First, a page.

Three New Reasons To Visit SculptureCenter

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Last night, SculptureCenter in Long Island City, Queens, opened three distinct exhibitions: the Ruba Katrib-curated “The Eccentrics”; a downstairs survey of sculpture by Rochelle Goldberg, much of it obsessed with the aesthetics of dead fish and the Magic 8-Ball toy; and a small furniture-inflected project by up-and-comer Jessi Reaves. It’s a winning trio that works surprisingly well together.

“The Eccentrics,” a group show loosely organized around early concepts of the circus, contains plenty that veers toward the slapstick and absurd. Sanya Kantarovsky’s suite of lithographs (pictured, in detail, above) were a clear crowd-pleaser, as was Happy Soul, 2015, a lighthearted animation flittering across a wall (on which is hung a painting of a young man, awkwardly cradling his genitals).   In Zhou Tao’s Chicken Speaks to Duck, Pig Speaks to Dog, 2005, we see a group of men perched in trees, captured on green-tinted night-vision cameras as they provide the titular animal noises. Tori Wrånes continues the animal theme, somewhat, with a sculpture, Tennis Cat, 2015; it’s a pair of tracksuit-clad legs, surmounted by a hat and ponytail, and engaged in some kind of breakdance move on a set of bleachers. There’s no actual cat in sight, but the half-figure is wearing white athletic socks courtesy of a brand called Pussy. (Wrånes opened the show with a performance that incorporated her kinetic sculpture, Double Vision, 2016, a pair of motorized, acrobatic rings that continue to swing through the air even when not activated by a human presence.) Another highlight: Adriana Lara’s motorized sculpture of a barely-breathing amphibian which I clearly took to be a commentary on Pete Wells’s epic Senor Frog’s review in the Times. A full schedule of additional performances continue to activate the exhibition, including one by Ieva Misevičiūtė, whose Tongue PhD (Hardcover) is below; keep an eye on the website for further info.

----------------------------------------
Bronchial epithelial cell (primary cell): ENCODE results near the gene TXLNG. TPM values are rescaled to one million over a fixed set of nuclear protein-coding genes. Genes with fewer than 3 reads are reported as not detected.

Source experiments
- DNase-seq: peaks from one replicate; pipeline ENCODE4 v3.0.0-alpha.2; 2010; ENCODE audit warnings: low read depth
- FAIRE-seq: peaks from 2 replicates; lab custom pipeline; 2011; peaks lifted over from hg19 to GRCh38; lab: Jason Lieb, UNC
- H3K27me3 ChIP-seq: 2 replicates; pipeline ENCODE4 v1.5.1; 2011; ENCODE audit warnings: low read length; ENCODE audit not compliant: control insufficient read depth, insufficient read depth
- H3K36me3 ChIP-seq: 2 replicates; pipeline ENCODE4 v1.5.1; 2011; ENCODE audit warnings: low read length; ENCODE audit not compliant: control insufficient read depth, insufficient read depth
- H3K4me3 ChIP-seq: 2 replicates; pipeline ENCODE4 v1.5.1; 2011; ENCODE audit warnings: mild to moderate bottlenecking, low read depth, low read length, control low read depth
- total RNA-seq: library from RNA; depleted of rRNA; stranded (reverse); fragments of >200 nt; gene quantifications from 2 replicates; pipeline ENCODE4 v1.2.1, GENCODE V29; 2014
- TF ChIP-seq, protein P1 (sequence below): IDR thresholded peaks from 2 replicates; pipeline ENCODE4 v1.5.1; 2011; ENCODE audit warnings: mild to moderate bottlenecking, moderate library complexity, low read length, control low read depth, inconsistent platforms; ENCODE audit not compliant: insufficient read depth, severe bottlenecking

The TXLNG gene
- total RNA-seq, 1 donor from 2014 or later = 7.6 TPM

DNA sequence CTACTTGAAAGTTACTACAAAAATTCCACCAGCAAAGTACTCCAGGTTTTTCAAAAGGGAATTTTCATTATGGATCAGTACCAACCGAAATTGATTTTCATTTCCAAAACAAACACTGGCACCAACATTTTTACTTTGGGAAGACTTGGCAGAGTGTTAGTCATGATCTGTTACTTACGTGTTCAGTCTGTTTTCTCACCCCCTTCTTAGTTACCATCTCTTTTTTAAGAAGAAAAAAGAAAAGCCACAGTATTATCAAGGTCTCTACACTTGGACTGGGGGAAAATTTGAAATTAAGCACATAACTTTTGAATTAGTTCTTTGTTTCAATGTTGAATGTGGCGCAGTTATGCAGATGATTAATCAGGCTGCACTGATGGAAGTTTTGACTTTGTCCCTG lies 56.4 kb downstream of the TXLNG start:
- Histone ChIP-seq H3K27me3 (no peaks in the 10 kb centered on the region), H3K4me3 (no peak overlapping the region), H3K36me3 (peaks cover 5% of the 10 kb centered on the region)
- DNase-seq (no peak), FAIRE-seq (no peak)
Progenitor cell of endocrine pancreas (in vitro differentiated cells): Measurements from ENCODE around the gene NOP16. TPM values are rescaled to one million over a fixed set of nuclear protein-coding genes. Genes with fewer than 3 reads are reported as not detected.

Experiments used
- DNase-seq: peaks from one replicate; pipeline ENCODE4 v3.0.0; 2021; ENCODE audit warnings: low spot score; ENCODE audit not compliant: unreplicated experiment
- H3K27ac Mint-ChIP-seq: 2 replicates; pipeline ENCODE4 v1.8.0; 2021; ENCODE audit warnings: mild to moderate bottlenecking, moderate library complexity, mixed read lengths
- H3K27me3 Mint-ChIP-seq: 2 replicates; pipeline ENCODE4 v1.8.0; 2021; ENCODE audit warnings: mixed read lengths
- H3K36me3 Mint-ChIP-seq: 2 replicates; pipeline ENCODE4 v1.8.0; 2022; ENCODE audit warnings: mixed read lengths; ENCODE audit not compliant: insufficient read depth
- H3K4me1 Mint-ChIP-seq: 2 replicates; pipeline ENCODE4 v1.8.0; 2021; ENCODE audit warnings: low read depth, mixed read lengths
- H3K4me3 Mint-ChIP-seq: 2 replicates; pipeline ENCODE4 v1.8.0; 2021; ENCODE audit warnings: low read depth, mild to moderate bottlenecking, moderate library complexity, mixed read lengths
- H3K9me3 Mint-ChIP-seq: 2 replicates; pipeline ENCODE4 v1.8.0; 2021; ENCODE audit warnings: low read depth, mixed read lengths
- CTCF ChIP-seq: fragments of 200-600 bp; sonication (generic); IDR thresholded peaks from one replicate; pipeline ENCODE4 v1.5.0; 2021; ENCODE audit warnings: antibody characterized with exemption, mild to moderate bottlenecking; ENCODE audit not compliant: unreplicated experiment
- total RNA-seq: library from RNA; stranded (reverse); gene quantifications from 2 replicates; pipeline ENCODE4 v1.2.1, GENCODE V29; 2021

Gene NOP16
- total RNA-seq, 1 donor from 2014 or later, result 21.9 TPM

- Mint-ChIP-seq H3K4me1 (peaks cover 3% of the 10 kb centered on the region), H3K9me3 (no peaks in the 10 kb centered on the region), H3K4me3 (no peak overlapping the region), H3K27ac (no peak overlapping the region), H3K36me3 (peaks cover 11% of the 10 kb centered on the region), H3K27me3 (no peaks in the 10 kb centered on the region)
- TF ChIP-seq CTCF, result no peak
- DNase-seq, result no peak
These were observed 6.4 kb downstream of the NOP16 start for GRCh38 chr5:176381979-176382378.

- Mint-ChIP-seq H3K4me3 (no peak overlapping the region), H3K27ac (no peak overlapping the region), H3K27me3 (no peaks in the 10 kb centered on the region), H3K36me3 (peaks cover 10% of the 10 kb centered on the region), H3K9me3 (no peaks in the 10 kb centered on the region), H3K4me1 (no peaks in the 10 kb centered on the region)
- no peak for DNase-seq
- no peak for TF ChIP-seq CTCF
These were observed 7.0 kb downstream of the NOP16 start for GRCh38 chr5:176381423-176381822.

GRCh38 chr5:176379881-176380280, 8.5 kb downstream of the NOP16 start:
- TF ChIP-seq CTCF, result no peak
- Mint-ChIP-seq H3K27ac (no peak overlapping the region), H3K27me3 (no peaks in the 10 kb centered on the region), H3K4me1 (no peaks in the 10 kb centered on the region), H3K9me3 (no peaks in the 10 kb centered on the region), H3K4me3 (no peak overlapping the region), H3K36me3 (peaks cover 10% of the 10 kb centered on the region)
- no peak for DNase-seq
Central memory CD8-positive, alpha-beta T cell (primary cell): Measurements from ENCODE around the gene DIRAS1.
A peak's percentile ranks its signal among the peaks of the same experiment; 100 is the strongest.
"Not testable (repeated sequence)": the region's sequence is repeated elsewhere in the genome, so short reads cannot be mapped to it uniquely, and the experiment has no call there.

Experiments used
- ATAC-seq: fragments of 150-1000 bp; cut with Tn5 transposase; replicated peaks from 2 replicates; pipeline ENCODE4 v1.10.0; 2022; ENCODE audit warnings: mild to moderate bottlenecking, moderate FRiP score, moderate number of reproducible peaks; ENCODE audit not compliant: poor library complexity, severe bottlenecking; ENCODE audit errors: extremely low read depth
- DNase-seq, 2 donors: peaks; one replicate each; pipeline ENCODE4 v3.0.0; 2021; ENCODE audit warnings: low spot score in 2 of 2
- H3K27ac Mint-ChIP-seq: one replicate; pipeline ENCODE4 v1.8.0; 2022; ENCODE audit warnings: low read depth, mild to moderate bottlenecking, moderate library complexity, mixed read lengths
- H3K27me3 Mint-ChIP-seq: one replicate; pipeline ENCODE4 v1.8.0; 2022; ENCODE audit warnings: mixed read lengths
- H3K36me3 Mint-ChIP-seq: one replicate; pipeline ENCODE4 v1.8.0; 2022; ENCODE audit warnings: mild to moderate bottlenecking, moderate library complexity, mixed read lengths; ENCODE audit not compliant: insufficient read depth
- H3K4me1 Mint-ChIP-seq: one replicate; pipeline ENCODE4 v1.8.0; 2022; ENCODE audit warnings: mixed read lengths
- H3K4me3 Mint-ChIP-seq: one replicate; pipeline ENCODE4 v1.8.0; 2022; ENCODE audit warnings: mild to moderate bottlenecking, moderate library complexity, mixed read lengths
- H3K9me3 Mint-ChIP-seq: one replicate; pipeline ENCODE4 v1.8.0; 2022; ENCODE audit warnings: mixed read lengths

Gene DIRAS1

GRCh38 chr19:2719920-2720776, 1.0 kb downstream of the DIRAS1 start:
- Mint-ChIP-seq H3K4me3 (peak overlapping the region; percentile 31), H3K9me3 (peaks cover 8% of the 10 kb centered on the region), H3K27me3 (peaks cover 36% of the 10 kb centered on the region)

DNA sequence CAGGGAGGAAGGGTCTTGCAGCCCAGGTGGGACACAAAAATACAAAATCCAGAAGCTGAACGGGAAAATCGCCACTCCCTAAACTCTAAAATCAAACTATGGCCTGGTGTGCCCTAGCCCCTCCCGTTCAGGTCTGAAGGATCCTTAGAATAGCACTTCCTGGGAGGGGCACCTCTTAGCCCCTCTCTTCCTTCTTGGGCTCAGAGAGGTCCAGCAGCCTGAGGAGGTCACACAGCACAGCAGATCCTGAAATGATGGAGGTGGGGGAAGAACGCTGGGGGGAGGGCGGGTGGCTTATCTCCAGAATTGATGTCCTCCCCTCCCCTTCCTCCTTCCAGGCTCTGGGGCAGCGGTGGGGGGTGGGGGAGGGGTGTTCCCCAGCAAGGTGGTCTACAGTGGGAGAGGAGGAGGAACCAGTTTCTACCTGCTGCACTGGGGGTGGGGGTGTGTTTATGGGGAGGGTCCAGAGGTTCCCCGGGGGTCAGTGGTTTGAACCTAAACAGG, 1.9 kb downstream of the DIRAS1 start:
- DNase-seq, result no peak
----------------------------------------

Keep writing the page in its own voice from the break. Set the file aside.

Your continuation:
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Downstairs, in SculptureCenter’s renovated-but-still-awesomely-ominous bowels, there’s Rochelle Goldberg’s “The Plastic Thirsty.” Here, the young artist presents sculptures (of archways; locomotive engines; and enormous, dead-or-dying fish) composed of steel, occasionally laced with chia seeds, and other materials (crude oil, fiber optic cables, ceramic). A series of wall-mounted sculptures mimic the format of the beloved children’s toy, the Magic 8-Ball, though the prognosises here are a bit grimmer: “Still choking, try again”; “You will commit a crime.” Overall it’s a cohesive picture of aesthetized rot, a nice counterpoint to the colorful, cartoonish energy in “The Eccentrics.”

And finally, don’t miss the pocket-sized project space upstairs spotlighting new work by Jessi Reaves. It’s a kind of quasi-domestic set-up of various chairs and a shelf, apparently deconstructed from commercial models and then re-hewn with foam and other materials. This is sculpture that isn’t afraid to show its seams, wavering on that thin line between ugly and beautiful; it reminded me of the comic flamboyance of Gaetano Pesce’s experiments with furniture.

—Scott Indrisek (@indrisek)

(Photo: Top, four details from Sanya Kantarovsky’s “Wrong Currency” series of prints, on view in “The Eccentrics.” Below, Ieva Misevičiūtė’s Tongue PhD (Hardcover), 2016. Images by Scott Indrisek. For more images from all exhibitions mentioned here, follow the Blouin Artinfo Instagram account)